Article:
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conclude, a gentleman in office cannot, even in seven years, save much for distributing in ready money at the time of an election. And I really believe, if the fact were narrowly inquired into, it would appear, that the gentlemen in office are as little guilty of bribing their electors with ready money, as any other set of gentlemen in the kingdom.
That there are ferments often raised among the people without any just cause, is what I am surprised to hear controverted, since very late experience may convince us of the contrary. Do not we know what a ferment was raised in the nation towards the latter end of the late queen's reign? And it is well known what a fatal change in the affairs of this nation was introduced, or at least confirmed, by an election coming on while the nation was in that ferment. Do not we know what a ferment was raised in the nation soon after his late majesty's accession? And if an elec tion had then been allowed to come on while the nation was in that ferment, it might perhaps have had as fatal effects as the former; but, thank God, this was wisely provided against by the very law which is now wanted to be repealed.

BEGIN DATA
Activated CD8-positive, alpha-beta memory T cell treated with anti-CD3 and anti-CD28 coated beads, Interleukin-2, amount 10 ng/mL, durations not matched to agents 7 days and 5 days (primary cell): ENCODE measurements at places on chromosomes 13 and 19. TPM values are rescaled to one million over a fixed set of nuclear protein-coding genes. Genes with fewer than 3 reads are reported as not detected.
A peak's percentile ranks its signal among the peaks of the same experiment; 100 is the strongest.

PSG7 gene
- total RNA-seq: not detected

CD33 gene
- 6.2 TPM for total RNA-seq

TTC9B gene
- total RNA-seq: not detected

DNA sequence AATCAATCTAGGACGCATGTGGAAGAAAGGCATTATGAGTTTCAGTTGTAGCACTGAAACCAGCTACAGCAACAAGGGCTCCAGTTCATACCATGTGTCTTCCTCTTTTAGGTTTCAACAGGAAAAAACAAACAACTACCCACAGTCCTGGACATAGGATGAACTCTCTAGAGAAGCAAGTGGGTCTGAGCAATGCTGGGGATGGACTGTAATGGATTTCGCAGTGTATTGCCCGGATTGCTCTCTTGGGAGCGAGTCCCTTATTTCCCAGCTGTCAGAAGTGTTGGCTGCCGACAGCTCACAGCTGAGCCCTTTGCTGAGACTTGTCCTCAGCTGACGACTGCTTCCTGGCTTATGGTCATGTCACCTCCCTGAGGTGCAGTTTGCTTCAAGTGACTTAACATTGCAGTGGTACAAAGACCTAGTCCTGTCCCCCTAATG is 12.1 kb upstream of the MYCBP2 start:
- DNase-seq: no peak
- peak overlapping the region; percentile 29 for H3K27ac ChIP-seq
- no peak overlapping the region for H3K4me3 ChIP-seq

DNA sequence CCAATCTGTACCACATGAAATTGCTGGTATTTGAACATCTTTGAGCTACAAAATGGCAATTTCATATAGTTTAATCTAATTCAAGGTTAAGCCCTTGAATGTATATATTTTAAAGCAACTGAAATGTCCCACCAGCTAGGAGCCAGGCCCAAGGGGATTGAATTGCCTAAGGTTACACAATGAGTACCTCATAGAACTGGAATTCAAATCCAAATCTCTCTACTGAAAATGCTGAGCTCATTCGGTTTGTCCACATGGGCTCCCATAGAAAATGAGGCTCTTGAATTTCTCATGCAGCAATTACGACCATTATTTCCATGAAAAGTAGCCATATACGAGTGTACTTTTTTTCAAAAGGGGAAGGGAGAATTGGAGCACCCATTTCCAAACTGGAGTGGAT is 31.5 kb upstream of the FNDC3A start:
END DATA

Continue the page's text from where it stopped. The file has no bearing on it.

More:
It has, indeed, been said, that the chief motive for enacting that law, now no longer exists. I cannot admit that the motive they mean was the chief motive; but even that motive is very far from having entirely ceased. Can gentlemen imagine, that in the spirit raised in the nation not above a twelvemonth since, Jacobitism and disaffection to the present government had no share? Perhaps some who might wish well to the present establishment did cooperate; nay, I do not know but they were the first movers of that spirit; but it cannot be supposed that the spirit then raised should have grown up to such a ferment, merely from a proposition which was honestly and fairly laid before the parliament, and left entirely to their determina. tion! No, the spirit was perhaps, begun by those who are truly friends to the illustrious family we have now upon the throne; but it was raised to a much greater height than, I believe, even they designed, by